The Prague Astrolabe Clock
The Prague astrolabe clock was originally constructed in about 1410 but has undergone numerous restorations and modifications. The astrolabe dial on the clock is somewhat unusual in that it uses a southern projection for the horizon. The horizon arc curves in the opposite direction than on a normal planispheric astrolabe which allows the Sun to be shown above or below the horizon in a more intuitive way. The clock is geared so the rete, which is divided by the zodiac in five degree sections, rotates in a sidereal day. A hand with a Sun image rotates in a tropical day. The time, position of the Sun in the zodiac, sidereral time and the Sun's altitude above the horizon can be seen at a glance. Another hand shows the phase and position of the moon. A close examination of the picture shows us that the photograph was taken near the beginning of Virgo at about 6:55 AM. Noting the position of the moon and with the help of The Electric Astrolabe, we can surmise that the photo was taken on August 23, 1981.
The original clock probably had only an astrolabe dial with a concentric ring that was adjusted to Bohemian hours each day at sunset (i.e. 24 equal hours with the day beginning at sunset). In about 1490, modifications were made to add a manually adjusted calendar. The calendar was given its own drive mechanism in 1566, and the limb was divided into the normal two 12 hour sections. A new striking mechanism and the moon hand was added in the mid-17th century. Moving figures of the Apostles were added sometime after 1659.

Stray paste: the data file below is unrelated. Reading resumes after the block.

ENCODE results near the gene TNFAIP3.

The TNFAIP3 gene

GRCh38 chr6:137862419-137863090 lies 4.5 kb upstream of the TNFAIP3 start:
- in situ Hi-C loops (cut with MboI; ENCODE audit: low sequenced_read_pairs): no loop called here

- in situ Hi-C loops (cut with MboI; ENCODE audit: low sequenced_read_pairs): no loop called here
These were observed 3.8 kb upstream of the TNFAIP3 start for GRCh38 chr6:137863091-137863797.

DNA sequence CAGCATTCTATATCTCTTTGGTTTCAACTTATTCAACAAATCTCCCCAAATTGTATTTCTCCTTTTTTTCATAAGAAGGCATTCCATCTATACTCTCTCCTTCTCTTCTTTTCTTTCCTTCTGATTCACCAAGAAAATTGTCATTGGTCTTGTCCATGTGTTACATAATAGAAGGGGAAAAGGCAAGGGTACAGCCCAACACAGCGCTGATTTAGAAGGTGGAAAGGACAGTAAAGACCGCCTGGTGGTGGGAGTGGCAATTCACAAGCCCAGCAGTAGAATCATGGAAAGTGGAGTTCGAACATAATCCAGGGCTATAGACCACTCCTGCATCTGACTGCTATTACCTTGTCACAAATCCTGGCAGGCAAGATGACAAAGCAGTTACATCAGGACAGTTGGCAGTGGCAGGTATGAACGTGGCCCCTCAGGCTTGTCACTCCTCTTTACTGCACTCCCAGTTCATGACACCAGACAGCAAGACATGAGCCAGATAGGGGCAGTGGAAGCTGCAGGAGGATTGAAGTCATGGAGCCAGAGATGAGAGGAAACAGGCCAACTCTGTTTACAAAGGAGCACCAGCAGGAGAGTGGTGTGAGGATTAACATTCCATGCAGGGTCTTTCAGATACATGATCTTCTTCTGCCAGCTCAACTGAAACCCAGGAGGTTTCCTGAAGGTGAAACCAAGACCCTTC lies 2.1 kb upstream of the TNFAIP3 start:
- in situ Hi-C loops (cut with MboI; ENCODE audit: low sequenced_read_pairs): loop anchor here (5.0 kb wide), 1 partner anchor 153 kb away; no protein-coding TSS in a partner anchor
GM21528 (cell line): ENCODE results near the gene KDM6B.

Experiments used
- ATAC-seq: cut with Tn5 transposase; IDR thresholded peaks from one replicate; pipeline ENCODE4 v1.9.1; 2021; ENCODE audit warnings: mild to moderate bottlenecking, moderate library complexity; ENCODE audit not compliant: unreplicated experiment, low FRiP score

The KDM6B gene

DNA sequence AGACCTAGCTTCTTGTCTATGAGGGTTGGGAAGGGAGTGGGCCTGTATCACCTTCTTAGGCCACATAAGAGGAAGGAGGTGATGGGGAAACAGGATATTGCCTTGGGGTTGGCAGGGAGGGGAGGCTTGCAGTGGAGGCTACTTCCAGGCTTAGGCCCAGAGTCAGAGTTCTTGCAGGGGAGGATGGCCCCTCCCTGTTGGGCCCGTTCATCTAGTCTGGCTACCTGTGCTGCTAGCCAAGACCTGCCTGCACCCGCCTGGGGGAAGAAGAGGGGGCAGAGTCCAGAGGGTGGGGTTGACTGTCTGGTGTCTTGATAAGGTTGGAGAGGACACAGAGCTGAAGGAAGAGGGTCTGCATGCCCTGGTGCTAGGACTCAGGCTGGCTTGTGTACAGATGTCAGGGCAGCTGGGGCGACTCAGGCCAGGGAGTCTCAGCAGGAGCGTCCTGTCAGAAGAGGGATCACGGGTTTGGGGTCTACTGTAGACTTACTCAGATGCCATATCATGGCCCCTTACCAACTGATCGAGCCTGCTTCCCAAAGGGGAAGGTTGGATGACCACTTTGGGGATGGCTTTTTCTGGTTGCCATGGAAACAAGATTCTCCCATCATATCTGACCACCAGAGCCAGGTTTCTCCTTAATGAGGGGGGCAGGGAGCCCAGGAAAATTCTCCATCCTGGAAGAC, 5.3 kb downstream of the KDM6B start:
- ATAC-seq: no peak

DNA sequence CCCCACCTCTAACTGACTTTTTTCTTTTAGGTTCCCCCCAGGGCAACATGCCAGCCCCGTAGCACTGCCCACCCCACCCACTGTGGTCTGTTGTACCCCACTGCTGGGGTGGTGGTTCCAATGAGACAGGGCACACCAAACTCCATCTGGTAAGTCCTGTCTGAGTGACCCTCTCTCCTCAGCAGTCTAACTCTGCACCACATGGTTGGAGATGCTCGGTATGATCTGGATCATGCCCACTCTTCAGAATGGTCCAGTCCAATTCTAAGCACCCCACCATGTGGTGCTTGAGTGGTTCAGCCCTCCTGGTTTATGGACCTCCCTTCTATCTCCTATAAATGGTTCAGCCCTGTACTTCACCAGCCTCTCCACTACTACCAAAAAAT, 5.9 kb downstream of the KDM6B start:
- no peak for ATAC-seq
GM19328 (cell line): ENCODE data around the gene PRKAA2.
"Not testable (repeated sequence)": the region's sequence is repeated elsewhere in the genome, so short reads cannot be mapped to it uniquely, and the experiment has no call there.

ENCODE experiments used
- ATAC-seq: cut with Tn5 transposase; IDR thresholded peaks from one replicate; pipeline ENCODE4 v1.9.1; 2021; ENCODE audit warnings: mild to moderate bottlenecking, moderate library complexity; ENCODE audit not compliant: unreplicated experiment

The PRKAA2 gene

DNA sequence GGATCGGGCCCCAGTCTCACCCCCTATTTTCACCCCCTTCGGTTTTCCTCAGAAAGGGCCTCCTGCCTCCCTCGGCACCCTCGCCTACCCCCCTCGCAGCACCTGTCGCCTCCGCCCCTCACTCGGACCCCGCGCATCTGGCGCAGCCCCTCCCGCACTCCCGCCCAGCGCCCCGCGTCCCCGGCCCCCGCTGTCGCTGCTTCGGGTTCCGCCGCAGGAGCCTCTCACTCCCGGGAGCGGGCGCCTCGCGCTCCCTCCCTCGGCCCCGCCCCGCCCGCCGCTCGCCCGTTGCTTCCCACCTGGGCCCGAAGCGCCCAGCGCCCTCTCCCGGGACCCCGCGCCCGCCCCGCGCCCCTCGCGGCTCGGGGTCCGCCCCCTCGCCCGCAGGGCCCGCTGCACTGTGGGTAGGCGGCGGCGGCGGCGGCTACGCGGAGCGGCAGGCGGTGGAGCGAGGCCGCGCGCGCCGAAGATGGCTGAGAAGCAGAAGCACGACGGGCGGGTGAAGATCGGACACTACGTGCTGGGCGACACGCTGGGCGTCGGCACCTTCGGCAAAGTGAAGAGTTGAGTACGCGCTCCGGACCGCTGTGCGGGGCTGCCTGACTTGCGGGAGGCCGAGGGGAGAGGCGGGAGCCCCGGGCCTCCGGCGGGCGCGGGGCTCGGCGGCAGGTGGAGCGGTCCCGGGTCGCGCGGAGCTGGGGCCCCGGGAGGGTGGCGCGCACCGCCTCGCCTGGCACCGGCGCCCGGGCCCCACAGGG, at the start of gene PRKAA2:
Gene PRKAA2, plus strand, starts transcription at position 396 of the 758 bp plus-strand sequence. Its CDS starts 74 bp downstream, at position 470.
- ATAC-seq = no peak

A major renovation was undertaken in 1865, when a new striking mechanism was installed, the calendar was repainted and a new escapement was added, replacing the old foliot. The clock was seriously damaged during street fighting on May 8, 1945, but has been carefully restored. The diameter of the dial is 3.1 m and the ecliptic diameter is 2.8 m.
The clock's gearing is described briefly in King, Henry C., Geared to the Stars, University of Toronto Press, 1978, pg. 55.
http://www.wijzerweb.be/prague.html has an animated description of the clock dials.